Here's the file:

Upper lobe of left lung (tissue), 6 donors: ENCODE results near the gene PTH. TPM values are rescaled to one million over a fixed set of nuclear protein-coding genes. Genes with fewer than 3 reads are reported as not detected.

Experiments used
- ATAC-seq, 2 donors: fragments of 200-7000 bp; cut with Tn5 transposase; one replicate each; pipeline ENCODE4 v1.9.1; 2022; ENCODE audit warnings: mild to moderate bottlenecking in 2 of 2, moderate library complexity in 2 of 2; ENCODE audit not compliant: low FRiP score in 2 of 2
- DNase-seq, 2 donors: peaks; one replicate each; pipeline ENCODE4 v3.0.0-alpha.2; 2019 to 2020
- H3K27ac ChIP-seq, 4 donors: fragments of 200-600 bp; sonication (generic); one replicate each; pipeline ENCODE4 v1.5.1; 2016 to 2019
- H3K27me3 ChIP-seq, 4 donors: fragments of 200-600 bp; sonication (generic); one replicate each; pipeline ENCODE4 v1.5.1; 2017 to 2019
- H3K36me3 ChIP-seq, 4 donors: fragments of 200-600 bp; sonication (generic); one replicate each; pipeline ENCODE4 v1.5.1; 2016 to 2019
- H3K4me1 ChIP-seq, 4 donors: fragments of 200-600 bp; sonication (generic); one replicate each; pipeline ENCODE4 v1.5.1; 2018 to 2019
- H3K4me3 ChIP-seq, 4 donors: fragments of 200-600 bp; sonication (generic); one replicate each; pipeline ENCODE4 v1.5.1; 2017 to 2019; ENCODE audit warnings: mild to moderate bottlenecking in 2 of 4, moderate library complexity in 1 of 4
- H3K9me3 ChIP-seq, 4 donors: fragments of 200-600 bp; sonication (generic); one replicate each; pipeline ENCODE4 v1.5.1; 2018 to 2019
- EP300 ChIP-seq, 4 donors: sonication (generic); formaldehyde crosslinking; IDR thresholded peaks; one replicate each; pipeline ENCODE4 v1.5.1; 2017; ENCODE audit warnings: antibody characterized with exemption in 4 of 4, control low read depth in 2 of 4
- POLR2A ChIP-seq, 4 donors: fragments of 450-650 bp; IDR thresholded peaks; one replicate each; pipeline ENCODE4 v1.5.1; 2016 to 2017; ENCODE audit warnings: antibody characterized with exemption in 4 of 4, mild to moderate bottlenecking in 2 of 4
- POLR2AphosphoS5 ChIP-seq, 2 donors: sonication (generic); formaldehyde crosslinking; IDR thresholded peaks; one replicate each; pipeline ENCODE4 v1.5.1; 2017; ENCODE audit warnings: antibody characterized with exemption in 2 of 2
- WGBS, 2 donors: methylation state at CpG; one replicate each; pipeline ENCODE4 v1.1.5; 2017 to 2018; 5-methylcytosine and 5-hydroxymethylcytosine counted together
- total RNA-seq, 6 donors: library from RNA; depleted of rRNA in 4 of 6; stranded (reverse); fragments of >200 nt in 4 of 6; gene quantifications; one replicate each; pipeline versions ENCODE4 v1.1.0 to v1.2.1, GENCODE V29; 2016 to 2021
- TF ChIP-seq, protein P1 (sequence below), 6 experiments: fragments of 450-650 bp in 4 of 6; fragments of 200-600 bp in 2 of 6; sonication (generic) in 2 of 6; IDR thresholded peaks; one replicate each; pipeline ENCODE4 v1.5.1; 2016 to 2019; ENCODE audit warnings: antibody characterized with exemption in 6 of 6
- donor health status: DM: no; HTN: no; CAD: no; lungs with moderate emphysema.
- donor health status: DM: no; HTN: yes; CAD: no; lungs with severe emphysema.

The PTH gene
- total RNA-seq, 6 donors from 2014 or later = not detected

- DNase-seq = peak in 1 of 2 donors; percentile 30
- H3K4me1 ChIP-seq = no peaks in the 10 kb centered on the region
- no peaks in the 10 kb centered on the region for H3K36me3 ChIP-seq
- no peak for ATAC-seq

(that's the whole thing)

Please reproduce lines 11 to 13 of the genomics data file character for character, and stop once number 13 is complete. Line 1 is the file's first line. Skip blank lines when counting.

- EP300 ChIP-seq, 4 donors: sonication (generic); formaldehyde crosslinking; IDR thresholded peaks; one replicate each; pipeline ENCODE4 v1.5.1; 2017; ENCODE audit warnings: antibody characterized with exemption in 4 of 4, control low read depth in 2 of 4
- POLR2A ChIP-seq, 4 donors: fragments of 450-650 bp; IDR thresholded peaks; one replicate each; pipeline ENCODE4 v1.5.1; 2016 to 2017; ENCODE audit warnings: antibody characterized with exemption in 4 of 4, mild to moderate bottlenecking in 2 of 4
- POLR2AphosphoS5 ChIP-seq, 2 donors: sonication (generic); formaldehyde crosslinking; IDR thresholded peaks; one replicate each; pipeline ENCODE4 v1.5.1; 2017; ENCODE audit warnings: antibody characterized with exemption in 2 of 2